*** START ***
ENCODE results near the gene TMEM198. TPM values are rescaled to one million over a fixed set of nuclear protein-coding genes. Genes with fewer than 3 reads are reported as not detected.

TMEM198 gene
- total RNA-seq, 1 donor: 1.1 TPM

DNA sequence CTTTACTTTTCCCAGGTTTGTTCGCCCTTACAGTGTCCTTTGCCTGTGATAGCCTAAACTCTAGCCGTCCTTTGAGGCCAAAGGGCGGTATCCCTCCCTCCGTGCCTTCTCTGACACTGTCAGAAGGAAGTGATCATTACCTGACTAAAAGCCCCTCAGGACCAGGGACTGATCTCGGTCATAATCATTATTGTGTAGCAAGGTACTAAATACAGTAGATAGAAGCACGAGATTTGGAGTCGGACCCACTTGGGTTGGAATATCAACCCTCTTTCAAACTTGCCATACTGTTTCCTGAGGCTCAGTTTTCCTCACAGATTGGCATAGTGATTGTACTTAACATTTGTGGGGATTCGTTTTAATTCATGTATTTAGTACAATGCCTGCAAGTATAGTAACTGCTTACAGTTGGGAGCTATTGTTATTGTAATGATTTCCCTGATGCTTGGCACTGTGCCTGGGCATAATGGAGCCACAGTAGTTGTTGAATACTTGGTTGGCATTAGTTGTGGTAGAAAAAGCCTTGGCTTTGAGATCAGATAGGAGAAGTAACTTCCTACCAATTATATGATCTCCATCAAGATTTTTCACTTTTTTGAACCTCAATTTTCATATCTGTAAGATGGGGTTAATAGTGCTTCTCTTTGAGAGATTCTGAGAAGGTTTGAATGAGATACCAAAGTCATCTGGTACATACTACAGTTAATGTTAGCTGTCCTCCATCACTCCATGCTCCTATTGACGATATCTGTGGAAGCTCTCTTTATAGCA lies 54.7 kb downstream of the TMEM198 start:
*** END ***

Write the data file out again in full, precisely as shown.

ENCODE results near the gene TMEM198. TPM values are rescaled to one million over a fixed set of nuclear protein-coding genes. Genes with fewer than 3 reads are reported as not detected.

TMEM198 gene
- total RNA-seq, 1 donor: 1.1 TPM

DNA sequence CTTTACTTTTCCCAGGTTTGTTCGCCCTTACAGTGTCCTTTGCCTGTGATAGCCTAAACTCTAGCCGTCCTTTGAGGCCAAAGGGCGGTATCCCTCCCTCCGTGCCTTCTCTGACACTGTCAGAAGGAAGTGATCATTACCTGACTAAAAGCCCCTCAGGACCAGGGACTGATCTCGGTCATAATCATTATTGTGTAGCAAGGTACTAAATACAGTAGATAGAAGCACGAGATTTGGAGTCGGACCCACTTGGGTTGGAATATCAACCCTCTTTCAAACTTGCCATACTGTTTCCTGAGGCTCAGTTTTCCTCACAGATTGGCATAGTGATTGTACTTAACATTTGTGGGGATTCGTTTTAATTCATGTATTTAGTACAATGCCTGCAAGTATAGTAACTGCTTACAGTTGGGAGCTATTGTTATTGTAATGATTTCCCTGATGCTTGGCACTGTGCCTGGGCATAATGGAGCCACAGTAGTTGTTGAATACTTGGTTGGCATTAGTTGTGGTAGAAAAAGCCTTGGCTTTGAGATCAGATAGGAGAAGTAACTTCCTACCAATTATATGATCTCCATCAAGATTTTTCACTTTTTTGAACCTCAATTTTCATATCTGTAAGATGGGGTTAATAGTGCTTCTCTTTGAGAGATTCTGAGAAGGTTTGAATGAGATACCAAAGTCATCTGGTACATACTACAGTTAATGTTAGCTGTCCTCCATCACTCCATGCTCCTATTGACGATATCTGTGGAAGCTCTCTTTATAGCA lies 54.7 kb downstream of the TMEM198 start: